Optimizing for Featured Snippets is another option, which we’ll cover in the next section.
Fast is in.
Speed is a confirmed ranking factor. When Google first announced it in 2010, they said it only applied to a small number of slow-loading pages.
Additionally, Google announced site speed as a ranking factorfor mobile results.
For many, improving your page speed can be a technically challenging experience. Plus, there are so many factors (time to first byte, waterfalls, download time, etc.) it can be difficult to know what to optimize for.
Fortunately, Lighthouse is a free tool that both Google and the SEO community have rallied around. Its Performance Audit scores your page speed into a single metric and breaks it down into actionable steps.
Another easy option for improving speed is utilizing a Content Delivery Network (CDN) which can speed up delivery of images and files to your users. Cloudflare offers a highly recommended starter plan which is both free and easy.
How big is the device you are reading this on?
Whether it’s a desktop computer, tablet, or phone, hopefully everything is formatted okay and you can read it with ease.
Today, most modern content is built to be multi-device and mobile-friendly, but this factor can still play a huge in influencing your SEO performance.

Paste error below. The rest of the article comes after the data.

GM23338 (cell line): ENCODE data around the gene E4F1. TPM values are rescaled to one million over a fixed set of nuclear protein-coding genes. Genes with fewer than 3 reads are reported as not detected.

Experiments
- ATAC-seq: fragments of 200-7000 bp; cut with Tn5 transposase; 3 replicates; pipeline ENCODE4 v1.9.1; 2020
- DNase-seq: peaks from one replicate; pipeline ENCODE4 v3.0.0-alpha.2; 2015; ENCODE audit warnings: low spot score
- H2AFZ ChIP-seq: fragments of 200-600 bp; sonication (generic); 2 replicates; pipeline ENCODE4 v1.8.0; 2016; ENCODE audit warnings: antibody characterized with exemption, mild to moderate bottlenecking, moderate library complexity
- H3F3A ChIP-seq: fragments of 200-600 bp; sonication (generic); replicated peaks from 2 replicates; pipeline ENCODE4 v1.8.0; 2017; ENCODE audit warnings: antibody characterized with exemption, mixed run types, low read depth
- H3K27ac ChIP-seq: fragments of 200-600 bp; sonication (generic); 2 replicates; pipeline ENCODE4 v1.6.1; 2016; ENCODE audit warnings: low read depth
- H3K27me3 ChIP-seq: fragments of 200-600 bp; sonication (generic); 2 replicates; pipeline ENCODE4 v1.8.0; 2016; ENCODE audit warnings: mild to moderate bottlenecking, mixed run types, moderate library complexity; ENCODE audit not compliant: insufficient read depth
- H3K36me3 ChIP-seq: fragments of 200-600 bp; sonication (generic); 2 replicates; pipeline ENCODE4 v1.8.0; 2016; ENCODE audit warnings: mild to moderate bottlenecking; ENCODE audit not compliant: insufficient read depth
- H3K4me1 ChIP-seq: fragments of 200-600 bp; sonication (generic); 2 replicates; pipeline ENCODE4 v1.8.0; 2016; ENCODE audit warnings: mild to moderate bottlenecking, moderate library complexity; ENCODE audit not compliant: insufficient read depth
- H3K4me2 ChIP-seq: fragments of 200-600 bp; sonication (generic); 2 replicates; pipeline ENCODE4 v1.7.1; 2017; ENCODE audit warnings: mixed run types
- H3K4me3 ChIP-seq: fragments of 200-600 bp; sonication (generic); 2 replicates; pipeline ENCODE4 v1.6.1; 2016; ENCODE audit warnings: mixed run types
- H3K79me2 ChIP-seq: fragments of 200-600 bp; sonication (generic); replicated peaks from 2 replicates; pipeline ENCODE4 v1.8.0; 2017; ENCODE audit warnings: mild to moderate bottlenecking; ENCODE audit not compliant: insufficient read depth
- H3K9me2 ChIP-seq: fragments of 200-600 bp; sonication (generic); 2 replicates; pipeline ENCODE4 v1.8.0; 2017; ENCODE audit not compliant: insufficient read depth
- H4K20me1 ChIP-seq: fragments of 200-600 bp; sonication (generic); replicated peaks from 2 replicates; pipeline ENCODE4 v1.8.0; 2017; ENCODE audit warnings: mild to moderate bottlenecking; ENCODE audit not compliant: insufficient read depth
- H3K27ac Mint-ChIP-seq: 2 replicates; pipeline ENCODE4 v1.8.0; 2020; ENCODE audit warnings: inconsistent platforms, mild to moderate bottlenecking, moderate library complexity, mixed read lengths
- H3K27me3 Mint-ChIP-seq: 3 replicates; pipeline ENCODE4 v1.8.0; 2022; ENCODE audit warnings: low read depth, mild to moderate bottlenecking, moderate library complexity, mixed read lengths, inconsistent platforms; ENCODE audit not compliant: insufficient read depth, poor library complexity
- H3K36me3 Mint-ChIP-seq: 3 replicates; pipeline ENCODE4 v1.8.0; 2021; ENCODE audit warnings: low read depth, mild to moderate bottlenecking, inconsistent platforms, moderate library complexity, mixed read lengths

Yes, mobile-friendliness is an actual Google ranking factor. But more than that, your mobile (and desktop) design can influence engagement, sharing, satisfaction and quality metrics. A poor mobile experience can have a negative cascading effect on your rankings and visibility down the line.
Likewise, a positive experience can help.
Google recently rolled out Mobile First Indexing. The upshot is that Google will now mostly rank your pages based on your mobile site. So if your mobile site is missing content from your desktop site, you may be in trouble.
Put simply: at a minimum, you should have a mobile-friendly site. Most modern platforms today do this by default with ease, but some older and many custom Content Management Systems may struggle.
Additionally, with Google’s Mobile First Index, you should make sure your mobile site doesn’t strip out important content. Here’s a tool from Russ Jones that can tell if your mobile site is stripping out any links (beta):http://www.thegooglecache.com/mobile-links.php